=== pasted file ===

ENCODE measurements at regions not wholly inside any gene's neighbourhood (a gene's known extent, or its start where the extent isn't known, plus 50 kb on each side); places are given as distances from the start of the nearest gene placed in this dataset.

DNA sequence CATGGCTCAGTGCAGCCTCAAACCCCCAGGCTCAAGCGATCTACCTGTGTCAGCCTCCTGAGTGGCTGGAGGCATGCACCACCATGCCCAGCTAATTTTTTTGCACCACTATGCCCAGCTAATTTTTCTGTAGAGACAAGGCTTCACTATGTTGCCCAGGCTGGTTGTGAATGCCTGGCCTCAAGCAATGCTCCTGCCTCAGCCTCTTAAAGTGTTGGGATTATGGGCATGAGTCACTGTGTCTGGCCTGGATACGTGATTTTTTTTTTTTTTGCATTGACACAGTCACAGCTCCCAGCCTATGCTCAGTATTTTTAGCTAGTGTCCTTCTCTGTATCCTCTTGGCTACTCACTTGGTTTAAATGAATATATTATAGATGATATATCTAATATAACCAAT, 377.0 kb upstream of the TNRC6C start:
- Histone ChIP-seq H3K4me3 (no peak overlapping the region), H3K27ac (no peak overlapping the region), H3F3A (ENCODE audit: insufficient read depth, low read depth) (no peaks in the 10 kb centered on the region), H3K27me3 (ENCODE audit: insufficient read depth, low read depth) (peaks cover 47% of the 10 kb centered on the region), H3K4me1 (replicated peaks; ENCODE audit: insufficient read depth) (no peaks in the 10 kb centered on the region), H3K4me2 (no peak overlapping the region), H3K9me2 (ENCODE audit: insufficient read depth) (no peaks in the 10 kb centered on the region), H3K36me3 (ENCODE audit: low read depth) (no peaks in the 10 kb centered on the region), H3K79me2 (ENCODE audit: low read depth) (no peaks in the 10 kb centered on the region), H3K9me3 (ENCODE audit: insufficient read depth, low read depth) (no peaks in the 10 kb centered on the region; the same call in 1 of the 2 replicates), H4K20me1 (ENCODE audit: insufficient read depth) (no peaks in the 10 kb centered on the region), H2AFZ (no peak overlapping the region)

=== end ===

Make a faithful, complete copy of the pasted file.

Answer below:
ENCODE measurements at regions not wholly inside any gene's neighbourhood (a gene's known extent, or its start where the extent isn't known, plus 50 kb on each side); places are given as distances from the start of the nearest gene placed in this dataset.

DNA sequence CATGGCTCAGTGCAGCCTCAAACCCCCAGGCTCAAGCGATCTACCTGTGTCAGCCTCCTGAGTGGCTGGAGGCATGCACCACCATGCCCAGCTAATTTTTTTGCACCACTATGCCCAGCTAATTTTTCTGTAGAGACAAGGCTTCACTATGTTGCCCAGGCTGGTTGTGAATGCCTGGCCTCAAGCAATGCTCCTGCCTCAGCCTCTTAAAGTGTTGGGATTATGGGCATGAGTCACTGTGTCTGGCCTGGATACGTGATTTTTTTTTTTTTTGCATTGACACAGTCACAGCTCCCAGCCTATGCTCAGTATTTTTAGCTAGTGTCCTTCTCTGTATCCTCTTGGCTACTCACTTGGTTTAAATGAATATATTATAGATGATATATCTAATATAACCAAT, 377.0 kb upstream of the TNRC6C start:
- Histone ChIP-seq H3K4me3 (no peak overlapping the region), H3K27ac (no peak overlapping the region), H3F3A (ENCODE audit: insufficient read depth, low read depth) (no peaks in the 10 kb centered on the region), H3K27me3 (ENCODE audit: insufficient read depth, low read depth) (peaks cover 47% of the 10 kb centered on the region), H3K4me1 (replicated peaks; ENCODE audit: insufficient read depth) (no peaks in the 10 kb centered on the region), H3K4me2 (no peak overlapping the region), H3K9me2 (ENCODE audit: insufficient read depth) (no peaks in the 10 kb centered on the region), H3K36me3 (ENCODE audit: low read depth) (no peaks in the 10 kb centered on the region), H3K79me2 (ENCODE audit: low read depth) (no peaks in the 10 kb centered on the region), H3K9me3 (ENCODE audit: insufficient read depth, low read depth) (no peaks in the 10 kb centered on the region; the same call in 1 of the 2 replicates), H4K20me1 (ENCODE audit: insufficient read depth) (no peaks in the 10 kb centered on the region), H2AFZ (no peak overlapping the region)